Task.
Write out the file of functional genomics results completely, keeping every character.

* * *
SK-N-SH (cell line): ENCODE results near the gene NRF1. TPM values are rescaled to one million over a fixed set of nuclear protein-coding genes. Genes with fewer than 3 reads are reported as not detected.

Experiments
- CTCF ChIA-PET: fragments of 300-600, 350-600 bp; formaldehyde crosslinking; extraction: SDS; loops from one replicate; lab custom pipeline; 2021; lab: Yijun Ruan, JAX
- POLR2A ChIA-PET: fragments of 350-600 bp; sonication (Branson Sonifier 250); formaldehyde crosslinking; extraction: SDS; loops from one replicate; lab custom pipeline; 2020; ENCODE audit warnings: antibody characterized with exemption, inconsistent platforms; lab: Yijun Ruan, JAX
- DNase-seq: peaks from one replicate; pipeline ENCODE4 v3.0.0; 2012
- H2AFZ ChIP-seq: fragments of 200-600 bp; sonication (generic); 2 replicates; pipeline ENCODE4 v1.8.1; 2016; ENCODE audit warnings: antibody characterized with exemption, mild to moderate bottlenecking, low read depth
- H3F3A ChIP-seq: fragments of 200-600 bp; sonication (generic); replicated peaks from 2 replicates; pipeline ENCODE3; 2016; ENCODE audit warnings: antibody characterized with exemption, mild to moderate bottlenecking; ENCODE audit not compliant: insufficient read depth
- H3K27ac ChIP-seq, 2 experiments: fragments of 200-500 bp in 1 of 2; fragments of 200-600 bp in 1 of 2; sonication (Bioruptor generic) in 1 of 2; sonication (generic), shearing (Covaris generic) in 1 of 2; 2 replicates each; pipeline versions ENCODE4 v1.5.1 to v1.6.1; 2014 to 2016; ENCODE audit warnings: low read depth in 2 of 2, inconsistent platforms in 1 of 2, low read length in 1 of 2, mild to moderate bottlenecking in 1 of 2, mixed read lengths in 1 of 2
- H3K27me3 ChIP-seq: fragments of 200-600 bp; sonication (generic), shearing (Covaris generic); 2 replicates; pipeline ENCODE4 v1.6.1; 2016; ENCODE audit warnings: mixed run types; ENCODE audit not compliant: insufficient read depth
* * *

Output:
SK-N-SH (cell line): ENCODE results near the gene NRF1. TPM values are rescaled to one million over a fixed set of nuclear protein-coding genes. Genes with fewer than 3 reads are reported as not detected.

Experiments
- CTCF ChIA-PET: fragments of 300-600, 350-600 bp; formaldehyde crosslinking; extraction: SDS; loops from one replicate; lab custom pipeline; 2021; lab: Yijun Ruan, JAX
- POLR2A ChIA-PET: fragments of 350-600 bp; sonication (Branson Sonifier 250); formaldehyde crosslinking; extraction: SDS; loops from one replicate; lab custom pipeline; 2020; ENCODE audit warnings: antibody characterized with exemption, inconsistent platforms; lab: Yijun Ruan, JAX
- DNase-seq: peaks from one replicate; pipeline ENCODE4 v3.0.0; 2012
- H2AFZ ChIP-seq: fragments of 200-600 bp; sonication (generic); 2 replicates; pipeline ENCODE4 v1.8.1; 2016; ENCODE audit warnings: antibody characterized with exemption, mild to moderate bottlenecking, low read depth
- H3F3A ChIP-seq: fragments of 200-600 bp; sonication (generic); replicated peaks from 2 replicates; pipeline ENCODE3; 2016; ENCODE audit warnings: antibody characterized with exemption, mild to moderate bottlenecking; ENCODE audit not compliant: insufficient read depth
- H3K27ac ChIP-seq, 2 experiments: fragments of 200-500 bp in 1 of 2; fragments of 200-600 bp in 1 of 2; sonication (Bioruptor generic) in 1 of 2; sonication (generic), shearing (Covaris generic) in 1 of 2; 2 replicates each; pipeline versions ENCODE4 v1.5.1 to v1.6.1; 2014 to 2016; ENCODE audit warnings: low read depth in 2 of 2, inconsistent platforms in 1 of 2, low read length in 1 of 2, mild to moderate bottlenecking in 1 of 2, mixed read lengths in 1 of 2
- H3K27me3 ChIP-seq: fragments of 200-600 bp; sonication (generic), shearing (Covaris generic); 2 replicates; pipeline ENCODE4 v1.6.1; 2016; ENCODE audit warnings: mixed run types; ENCODE audit not compliant: insufficient read depth